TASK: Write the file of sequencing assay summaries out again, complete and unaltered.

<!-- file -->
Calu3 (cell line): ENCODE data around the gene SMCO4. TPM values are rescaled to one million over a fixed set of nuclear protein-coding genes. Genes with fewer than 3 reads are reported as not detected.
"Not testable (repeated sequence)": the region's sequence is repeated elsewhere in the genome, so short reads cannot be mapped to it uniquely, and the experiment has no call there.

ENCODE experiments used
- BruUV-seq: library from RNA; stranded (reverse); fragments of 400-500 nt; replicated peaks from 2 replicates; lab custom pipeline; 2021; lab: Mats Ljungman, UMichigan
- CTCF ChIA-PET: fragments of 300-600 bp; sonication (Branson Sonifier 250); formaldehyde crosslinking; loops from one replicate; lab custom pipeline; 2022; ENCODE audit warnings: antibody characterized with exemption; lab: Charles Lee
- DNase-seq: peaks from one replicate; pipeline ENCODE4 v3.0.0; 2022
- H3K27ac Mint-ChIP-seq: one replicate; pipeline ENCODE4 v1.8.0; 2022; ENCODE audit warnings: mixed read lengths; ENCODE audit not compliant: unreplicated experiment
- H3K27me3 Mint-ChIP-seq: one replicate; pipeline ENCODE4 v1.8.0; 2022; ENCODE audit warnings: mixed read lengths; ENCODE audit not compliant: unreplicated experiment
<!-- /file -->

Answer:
Calu3 (cell line): ENCODE data around the gene SMCO4. TPM values are rescaled to one million over a fixed set of nuclear protein-coding genes. Genes with fewer than 3 reads are reported as not detected.
"Not testable (repeated sequence)": the region's sequence is repeated elsewhere in the genome, so short reads cannot be mapped to it uniquely, and the experiment has no call there.

ENCODE experiments used
- BruUV-seq: library from RNA; stranded (reverse); fragments of 400-500 nt; replicated peaks from 2 replicates; lab custom pipeline; 2021; lab: Mats Ljungman, UMichigan
- CTCF ChIA-PET: fragments of 300-600 bp; sonication (Branson Sonifier 250); formaldehyde crosslinking; loops from one replicate; lab custom pipeline; 2022; ENCODE audit warnings: antibody characterized with exemption; lab: Charles Lee
- DNase-seq: peaks from one replicate; pipeline ENCODE4 v3.0.0; 2022
- H3K27ac Mint-ChIP-seq: one replicate; pipeline ENCODE4 v1.8.0; 2022; ENCODE audit warnings: mixed read lengths; ENCODE audit not compliant: unreplicated experiment
- H3K27me3 Mint-ChIP-seq: one replicate; pipeline ENCODE4 v1.8.0; 2022; ENCODE audit warnings: mixed read lengths; ENCODE audit not compliant: unreplicated experiment